• Some of Tokyo's best nightlife in Center Gai and Dogenzaka

How to Get There

The Shibuya area is located directly outside JR Shibuya Station.

The station is served by the Saikyo and Yamanote JR lines, the Metro Ginza and Metro Hanzomon subway lines, and the private Keio Inokashira, Tokyu Den-en-Toshi, and Tokyu Toyoko lines, all of which stop at the station regularly.

Shibuya Station is a famously confusing labyrinth of tunnel networks so pay attention to the signs. If you want an easy to recognize path out or you’re looking for a good meeting spot, head to the Hachiko exit, which is the closest to Shibuya crossing

Quick Facts

The village of Shibuya was formed in 1889, having been a castle town since the 11th century

Shibuya extends all the way out to fashion-famous Harajuku and Omotesando

Over 2,500 pedestrians cross Shibuya Crossing every two minutes during peak hours

A mix of people and cultures

Unlike the neighboring areas of Aoyama, Harajuku, Omotesando and Ebisu, central Shibuya doesn’t necessarily have a unified culture. With each street as unique as the next, the area is a melting pot of different subcultures, nationalities, and tastes.

As masses of tourists and businessmen surge their way through the crossing and trendy teens spend time in nearby shopping centers, Tokyo's fashion elite and top entertainers weave through the back streets en route to their favorite late-night venues. This melting pot of diverse cultures gives the area a uniquely international feel amidst the bright lights and raucous sounds competing for your attention.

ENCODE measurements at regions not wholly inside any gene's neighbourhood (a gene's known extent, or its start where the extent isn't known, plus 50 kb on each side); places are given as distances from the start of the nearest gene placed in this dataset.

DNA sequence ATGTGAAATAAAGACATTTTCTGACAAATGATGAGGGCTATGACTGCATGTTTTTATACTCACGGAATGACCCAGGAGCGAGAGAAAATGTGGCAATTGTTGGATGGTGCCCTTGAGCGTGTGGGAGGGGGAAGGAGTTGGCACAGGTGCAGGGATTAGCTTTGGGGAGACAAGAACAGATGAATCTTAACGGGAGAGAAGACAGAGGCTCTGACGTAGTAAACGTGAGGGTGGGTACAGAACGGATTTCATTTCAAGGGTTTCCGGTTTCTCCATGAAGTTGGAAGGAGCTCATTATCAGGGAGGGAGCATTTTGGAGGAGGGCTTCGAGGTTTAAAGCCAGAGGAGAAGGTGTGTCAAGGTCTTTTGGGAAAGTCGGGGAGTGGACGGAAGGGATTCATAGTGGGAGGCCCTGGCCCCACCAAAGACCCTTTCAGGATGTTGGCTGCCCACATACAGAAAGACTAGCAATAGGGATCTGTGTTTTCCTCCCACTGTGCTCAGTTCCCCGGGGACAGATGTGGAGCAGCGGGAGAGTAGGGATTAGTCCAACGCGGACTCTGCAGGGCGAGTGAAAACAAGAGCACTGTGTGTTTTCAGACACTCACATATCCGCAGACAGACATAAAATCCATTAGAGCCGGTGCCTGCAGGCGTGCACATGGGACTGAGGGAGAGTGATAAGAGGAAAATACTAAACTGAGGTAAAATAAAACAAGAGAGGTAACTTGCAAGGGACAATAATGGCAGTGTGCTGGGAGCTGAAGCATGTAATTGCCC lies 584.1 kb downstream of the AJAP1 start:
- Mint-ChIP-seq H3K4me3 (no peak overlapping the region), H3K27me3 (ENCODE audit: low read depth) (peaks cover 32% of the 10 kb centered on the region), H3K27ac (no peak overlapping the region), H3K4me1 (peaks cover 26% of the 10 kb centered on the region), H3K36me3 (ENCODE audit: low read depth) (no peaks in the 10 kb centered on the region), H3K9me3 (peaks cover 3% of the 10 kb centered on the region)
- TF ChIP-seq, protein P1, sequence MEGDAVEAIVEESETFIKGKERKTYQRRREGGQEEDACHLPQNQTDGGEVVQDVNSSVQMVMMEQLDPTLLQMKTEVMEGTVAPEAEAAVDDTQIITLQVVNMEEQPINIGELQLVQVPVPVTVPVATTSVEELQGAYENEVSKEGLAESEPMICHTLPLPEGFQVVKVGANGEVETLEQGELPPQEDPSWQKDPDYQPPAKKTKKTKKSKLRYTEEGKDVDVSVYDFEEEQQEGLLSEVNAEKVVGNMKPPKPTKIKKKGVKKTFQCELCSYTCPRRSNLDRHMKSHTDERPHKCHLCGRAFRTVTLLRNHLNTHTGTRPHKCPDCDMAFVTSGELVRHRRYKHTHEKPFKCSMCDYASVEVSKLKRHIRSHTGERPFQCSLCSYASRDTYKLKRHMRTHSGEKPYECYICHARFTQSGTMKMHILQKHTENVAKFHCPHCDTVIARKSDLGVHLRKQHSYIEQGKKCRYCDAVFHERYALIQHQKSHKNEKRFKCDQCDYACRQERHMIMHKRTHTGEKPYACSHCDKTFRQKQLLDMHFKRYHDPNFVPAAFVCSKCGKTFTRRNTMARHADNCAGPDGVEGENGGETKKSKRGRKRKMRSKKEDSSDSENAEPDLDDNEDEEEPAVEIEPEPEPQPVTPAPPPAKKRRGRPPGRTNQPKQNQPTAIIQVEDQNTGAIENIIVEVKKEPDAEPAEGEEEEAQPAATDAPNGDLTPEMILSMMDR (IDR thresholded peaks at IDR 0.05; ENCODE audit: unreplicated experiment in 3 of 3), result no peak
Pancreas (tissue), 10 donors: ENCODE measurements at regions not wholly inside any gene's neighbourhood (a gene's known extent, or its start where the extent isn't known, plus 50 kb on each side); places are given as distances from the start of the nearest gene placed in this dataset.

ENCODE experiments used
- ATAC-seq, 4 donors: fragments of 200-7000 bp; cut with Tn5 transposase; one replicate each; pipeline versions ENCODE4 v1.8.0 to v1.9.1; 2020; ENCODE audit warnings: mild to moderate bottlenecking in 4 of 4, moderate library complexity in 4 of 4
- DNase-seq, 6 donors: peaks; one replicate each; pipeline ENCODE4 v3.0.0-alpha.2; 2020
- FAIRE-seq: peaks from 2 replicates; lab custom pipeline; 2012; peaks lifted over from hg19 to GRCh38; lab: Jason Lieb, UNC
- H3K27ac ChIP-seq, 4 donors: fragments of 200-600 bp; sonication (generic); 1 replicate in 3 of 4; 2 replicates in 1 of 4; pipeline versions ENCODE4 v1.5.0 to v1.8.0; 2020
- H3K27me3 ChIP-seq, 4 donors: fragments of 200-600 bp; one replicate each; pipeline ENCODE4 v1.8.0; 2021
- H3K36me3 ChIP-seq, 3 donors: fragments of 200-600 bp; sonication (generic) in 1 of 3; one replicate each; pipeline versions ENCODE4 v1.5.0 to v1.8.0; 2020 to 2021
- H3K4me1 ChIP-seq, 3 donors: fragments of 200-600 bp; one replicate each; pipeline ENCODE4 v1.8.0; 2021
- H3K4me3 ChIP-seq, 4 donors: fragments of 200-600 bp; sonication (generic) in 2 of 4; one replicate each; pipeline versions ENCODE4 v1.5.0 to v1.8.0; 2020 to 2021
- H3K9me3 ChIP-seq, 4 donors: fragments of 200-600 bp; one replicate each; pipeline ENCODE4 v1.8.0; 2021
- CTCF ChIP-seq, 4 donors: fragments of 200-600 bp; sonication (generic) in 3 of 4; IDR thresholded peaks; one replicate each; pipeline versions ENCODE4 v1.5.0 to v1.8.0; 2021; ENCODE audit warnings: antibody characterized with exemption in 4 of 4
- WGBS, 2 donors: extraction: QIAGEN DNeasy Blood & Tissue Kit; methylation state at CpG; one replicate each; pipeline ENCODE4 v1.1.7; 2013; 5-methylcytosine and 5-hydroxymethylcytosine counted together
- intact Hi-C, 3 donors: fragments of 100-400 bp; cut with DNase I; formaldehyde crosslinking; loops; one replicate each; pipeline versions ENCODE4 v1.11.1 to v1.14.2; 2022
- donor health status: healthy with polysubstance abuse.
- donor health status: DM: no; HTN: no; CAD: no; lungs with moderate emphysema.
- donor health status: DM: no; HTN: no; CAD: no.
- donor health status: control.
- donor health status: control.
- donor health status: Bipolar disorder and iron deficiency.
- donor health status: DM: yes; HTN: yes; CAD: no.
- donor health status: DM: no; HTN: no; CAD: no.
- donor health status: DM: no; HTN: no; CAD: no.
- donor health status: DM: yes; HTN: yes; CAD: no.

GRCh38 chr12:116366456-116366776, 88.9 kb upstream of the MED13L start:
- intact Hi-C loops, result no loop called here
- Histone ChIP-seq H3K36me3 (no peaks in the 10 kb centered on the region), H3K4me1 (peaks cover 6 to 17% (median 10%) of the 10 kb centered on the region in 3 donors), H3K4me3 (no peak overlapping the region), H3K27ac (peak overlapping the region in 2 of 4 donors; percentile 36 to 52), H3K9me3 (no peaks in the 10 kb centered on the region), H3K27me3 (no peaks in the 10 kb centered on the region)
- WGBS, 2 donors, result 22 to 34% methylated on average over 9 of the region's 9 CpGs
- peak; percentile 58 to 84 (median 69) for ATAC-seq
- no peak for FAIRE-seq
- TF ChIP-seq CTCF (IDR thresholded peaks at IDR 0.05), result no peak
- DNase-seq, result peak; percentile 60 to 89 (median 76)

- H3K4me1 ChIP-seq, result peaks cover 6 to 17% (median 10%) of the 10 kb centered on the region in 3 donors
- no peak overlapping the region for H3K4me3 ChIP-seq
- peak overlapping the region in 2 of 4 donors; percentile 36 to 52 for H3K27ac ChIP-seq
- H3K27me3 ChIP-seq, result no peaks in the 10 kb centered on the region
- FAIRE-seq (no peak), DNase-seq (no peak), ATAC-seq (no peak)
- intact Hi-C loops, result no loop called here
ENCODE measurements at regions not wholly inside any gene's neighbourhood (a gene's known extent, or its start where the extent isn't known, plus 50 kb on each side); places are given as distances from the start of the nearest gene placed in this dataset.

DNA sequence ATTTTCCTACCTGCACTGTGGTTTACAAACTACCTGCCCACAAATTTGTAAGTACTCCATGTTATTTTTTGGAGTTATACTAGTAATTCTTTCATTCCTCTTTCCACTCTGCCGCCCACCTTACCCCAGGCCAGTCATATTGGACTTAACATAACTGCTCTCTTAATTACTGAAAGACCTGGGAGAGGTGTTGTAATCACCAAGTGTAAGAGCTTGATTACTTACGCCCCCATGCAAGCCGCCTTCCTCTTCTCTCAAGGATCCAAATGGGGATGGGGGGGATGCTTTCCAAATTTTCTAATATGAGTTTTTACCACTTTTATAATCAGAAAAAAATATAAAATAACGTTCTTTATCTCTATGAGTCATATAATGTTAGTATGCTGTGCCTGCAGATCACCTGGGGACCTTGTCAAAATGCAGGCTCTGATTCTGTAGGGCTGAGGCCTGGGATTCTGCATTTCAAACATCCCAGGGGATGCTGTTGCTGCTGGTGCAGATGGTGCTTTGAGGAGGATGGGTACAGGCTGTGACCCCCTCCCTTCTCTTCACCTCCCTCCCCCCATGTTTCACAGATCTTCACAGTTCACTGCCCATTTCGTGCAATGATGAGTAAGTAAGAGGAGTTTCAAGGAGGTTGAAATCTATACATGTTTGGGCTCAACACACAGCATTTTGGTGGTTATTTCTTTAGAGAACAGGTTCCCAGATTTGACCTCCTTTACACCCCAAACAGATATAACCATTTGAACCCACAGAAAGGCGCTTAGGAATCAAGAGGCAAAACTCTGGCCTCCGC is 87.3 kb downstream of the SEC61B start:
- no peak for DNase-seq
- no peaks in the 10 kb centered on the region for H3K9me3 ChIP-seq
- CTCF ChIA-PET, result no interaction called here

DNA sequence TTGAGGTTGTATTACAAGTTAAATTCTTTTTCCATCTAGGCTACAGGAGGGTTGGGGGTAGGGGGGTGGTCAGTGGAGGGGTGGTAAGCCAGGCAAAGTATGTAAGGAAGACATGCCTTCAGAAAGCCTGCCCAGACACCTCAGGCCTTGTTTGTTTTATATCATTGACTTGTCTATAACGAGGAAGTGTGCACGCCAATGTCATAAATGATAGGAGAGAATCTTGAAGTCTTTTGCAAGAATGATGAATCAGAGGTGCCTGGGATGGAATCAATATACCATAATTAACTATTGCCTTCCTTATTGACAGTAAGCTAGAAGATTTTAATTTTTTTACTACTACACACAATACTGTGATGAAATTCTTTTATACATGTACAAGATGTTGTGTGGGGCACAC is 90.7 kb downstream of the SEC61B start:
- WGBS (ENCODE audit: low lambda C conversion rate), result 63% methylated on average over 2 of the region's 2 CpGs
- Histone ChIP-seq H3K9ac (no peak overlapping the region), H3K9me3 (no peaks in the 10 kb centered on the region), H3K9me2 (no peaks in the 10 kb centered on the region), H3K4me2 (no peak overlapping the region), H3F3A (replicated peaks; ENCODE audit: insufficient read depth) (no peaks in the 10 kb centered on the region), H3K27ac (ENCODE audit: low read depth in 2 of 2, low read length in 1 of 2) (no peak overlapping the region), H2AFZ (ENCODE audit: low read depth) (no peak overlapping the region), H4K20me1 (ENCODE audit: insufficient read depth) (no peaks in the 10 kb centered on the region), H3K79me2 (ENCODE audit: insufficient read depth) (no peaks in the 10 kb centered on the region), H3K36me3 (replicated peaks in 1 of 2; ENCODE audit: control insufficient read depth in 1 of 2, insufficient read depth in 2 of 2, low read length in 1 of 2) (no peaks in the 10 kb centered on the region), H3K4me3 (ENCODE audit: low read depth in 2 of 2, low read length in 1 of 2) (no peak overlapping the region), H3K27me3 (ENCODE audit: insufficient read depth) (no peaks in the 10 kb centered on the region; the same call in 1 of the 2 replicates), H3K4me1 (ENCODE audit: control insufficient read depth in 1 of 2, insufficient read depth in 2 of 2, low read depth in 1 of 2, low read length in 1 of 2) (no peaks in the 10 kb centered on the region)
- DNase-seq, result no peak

The crossing

If there was one location that embodied Shibuya it would, of course, be the iconic Shibuya Crossing. An intersection of a number of main streets located in front of the well-trafficked Shibuya Station, this pedestrian walkway is considered the busiest in the entire world.

Outside the world's second-busiest train station, this crossing sees an estimated 1,000-2,500 people pass by every two-minute light change. An exercise in organized chaos, it’s truly a sight to behold. For a nice view of the action, grab a drink in the Starbucks in the QFRONT building and head to the second floor.